Copayment Coupons and the Pricing of Prescription Drugs

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Pharmaceutical companies have succeeded in boosting demand for high-priced brand-name drugs by offering coupons to offset patient cost-sharing. While consumers who qualify for these coupons enjoy immediate benefits, the practice has frustrated insurers’ efforts to manage costs and has increased US drug spending, according to a new study.

In How Do Copayment Coupons Affect Branded Drug Prices and Quantities Purchased? (NBER Working Paper 29735), Leemore Dafny, Kate Ho, and Edward Kong estimate the effects of coupon programs on drug utilization and prices. They use Medicare Advantage enrollees as a control group, since by law they are prohibited from using copayment coupons.

Coupons that reduce copayment costs for brand-name drugs undermine insurers’ efforts to promote more cost-effective drug therapies.

Coupons shield consumers from cost-sharing incentives that private insurers rely upon to promote utilization of cost-effective drug therapies, e.g., tiered formularies. For example, the copayment for a generic drug might be only $5 or $10, compared with much higher amounts, often a percentage of the actual cost, for brand-name drugs. “Preferred” brands for which an insurer has negotiated a favorable price also typically have lower copays than non-preferred brands.

Copayment coupons and related initiatives by pharmaceutical companies are designed to boost demand for brand-name drugs. Concurrent marketing by representatives of these firms also helps doctors become more familiar with and comfortable prescribing the couponed drugs.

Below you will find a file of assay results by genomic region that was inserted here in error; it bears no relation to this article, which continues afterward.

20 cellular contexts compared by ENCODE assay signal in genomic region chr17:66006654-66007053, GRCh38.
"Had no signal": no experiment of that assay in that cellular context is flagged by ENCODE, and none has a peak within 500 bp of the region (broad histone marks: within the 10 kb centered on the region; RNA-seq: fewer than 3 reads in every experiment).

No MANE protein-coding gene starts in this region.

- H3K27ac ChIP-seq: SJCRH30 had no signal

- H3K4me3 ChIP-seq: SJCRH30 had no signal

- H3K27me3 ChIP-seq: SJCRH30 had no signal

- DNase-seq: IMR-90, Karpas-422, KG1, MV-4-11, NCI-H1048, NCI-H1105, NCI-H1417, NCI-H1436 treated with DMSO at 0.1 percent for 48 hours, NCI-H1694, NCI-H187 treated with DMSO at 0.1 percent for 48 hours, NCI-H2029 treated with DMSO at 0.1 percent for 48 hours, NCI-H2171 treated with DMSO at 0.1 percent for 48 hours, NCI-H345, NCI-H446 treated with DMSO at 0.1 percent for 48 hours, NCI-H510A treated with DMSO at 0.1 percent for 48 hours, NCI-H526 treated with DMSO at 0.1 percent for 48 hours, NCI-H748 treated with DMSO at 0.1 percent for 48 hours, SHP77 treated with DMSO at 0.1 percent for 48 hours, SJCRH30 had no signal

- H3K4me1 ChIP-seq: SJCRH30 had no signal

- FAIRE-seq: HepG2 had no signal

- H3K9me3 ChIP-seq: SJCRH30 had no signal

The researchers use two approaches to calculate the impact of coupons on prescription drug use. The first draws on data from a large pharmacy benefits manager over the period 2014–17. It focuses on drugs that were not exposed to generic entry during the study period and that had been on the market without a coupon for at least nine months. Price data are based on what insurers paid after rebates and other discounts.

In the 12 months after coupons were introduced for a drug, individuals covered by commercial insurance plans increased their purchases, as measured by days of the drug supplied, by an average of more than 20 percent compared with those enrolled in Medicare Advantage. The researchers found no differential effect on prices, which they argue may be due to the relatively short post-coupon period of analysis.

The second approach concentrates on prices and spending for a single drug category, disease-modifying therapies for multiple sclerosis. The researchers study claims data for 2009 through 2017 from the Health Care Cost Institute, which includes claims from a quarter of commercially insured consumers and 35 percent of Medicare Advantage enrollees. They estimate that banning copay coupons would reduce total spending on these drugs by $950 million, which translates to a reduction in insurer costs of 7.6 percent. They further estimate that the market shares of couponed drugs would fall by 6 to 9 percent if coupons were no longer used, while those of never-couponed drugs would increase.

For Medicare Advantage enrollees, the coupon ban would lower premiums and out-of-pocket expenses, as copays are typically a percentage of the drug price. For those with commercial insurance, out-of-pocket spending would increase, but the reduction in health insurance premiums could be larger than the copay increase — up to four times larger if insurers and plan sponsors passed along all drug cost savings to enrollees. The researchers note that a variety of potential mechanisms exist for mitigating the impact of a copay coupon ban on commercially insured consumers, such as a lump-sum transfer to a health savings account for enrollees with costly conditions.

— Steve Maas